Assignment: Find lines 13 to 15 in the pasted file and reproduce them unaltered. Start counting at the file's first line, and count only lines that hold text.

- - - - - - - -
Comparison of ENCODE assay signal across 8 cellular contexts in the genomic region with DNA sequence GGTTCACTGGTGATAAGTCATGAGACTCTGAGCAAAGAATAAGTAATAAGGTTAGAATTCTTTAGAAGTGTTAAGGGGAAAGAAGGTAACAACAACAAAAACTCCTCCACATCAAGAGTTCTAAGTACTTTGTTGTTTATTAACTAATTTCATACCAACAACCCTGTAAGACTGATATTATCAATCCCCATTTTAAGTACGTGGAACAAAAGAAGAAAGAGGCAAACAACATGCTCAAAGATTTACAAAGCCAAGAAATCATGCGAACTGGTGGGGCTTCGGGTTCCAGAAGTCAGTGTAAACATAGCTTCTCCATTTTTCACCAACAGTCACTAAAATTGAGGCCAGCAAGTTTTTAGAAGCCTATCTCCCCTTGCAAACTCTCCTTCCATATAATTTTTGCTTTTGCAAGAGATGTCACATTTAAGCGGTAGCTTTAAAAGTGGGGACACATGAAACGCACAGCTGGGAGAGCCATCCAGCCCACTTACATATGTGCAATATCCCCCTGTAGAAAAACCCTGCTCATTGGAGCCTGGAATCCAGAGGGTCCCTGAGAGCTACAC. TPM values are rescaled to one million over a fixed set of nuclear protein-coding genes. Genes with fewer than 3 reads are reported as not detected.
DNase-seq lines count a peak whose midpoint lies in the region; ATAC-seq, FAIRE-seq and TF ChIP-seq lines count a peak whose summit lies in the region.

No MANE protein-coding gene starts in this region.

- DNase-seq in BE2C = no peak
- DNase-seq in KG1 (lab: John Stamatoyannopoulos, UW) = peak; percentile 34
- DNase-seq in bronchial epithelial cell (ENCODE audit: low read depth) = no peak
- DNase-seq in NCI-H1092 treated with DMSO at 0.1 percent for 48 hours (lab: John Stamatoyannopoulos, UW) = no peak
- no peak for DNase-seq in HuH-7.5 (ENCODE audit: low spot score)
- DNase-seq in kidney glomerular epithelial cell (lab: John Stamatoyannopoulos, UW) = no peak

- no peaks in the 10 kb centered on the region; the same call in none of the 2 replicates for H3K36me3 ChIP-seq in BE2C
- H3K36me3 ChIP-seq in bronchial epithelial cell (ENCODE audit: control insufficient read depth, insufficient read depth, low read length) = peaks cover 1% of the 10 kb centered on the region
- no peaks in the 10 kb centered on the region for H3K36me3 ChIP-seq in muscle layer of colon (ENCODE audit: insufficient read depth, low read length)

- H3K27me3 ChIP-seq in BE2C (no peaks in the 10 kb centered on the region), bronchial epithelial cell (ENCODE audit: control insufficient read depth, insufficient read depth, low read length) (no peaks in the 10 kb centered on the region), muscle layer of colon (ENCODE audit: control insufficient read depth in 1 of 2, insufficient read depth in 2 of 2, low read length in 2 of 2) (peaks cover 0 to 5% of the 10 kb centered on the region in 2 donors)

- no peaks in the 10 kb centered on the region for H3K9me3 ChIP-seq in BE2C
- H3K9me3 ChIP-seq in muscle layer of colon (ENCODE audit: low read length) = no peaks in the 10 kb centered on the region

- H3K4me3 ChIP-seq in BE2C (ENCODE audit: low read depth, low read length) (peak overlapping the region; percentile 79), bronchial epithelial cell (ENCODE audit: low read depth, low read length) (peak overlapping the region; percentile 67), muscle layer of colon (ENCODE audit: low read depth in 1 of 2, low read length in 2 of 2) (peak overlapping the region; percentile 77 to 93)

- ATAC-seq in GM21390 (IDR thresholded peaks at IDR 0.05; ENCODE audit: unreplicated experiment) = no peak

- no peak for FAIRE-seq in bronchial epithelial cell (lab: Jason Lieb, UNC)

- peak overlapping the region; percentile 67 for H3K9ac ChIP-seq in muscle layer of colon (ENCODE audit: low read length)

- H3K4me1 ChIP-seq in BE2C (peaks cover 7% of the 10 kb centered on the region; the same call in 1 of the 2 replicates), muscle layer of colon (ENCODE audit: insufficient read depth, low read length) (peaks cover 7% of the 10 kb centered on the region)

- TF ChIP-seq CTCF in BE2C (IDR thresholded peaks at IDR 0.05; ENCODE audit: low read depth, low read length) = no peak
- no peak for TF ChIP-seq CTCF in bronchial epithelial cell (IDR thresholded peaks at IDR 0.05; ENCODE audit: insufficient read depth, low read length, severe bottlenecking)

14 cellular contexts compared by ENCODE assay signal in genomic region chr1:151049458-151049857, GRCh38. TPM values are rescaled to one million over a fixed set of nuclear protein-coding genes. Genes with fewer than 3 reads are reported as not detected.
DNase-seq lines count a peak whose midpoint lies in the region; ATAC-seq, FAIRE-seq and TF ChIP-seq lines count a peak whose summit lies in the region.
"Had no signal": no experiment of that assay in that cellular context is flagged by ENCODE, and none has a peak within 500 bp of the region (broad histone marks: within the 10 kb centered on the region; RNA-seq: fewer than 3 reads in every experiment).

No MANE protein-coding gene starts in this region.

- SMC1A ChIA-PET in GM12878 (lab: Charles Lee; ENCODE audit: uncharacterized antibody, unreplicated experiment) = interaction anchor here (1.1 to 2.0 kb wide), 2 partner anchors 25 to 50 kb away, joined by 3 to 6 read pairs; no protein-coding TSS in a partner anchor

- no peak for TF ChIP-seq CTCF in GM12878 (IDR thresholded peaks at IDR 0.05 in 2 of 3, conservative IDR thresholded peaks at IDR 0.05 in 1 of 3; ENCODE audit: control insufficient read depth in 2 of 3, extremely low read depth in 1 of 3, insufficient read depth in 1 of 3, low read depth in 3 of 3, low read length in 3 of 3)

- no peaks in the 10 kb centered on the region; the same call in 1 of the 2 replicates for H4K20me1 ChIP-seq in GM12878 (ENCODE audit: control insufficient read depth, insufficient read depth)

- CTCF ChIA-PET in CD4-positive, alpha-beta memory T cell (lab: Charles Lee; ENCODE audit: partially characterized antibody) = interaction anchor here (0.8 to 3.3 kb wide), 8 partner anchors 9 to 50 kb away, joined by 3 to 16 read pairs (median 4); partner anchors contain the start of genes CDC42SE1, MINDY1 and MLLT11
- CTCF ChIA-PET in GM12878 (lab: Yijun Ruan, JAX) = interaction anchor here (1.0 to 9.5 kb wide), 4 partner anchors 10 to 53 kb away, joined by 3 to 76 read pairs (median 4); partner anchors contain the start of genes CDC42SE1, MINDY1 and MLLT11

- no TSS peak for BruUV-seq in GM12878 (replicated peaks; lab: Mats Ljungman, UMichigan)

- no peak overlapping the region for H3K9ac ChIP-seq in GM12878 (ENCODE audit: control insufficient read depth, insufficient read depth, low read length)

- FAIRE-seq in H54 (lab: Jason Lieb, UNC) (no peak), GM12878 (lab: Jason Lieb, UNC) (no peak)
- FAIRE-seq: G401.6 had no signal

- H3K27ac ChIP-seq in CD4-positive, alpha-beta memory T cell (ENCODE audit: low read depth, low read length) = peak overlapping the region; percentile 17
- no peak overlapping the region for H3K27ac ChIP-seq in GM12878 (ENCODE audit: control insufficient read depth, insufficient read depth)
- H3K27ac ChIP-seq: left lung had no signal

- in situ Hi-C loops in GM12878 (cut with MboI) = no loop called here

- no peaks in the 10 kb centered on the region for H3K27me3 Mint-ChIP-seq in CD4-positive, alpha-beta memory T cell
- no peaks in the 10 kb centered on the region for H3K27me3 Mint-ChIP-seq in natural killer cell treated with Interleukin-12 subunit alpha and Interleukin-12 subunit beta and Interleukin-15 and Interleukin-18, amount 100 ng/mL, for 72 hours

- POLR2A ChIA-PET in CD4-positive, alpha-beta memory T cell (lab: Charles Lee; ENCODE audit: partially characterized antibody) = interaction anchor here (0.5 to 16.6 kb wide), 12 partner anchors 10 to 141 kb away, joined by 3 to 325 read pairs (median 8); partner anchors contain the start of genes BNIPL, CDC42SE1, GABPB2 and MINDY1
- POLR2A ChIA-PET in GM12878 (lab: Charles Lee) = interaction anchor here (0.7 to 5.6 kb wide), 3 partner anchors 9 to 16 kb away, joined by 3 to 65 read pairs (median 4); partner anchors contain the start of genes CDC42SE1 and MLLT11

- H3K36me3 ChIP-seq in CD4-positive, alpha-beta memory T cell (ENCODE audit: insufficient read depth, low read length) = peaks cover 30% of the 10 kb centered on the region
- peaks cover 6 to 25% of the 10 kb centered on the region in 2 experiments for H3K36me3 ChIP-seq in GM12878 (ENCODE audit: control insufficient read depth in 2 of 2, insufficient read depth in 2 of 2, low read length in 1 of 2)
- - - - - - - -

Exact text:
- H3K27me3 ChIP-seq in BE2C (no peaks in the 10 kb centered on the region), bronchial epithelial cell (ENCODE audit: control insufficient read depth, insufficient read depth, low read length) (no peaks in the 10 kb centered on the region), muscle layer of colon (ENCODE audit: control insufficient read depth in 1 of 2, insufficient read depth in 2 of 2, low read length in 2 of 2) (peaks cover 0 to 5% of the 10 kb centered on the region in 2 donors)

- no peaks in the 10 kb centered on the region for H3K9me3 ChIP-seq in BE2C
- H3K9me3 ChIP-seq in muscle layer of colon (ENCODE audit: low read length) = no peaks in the 10 kb centered on the region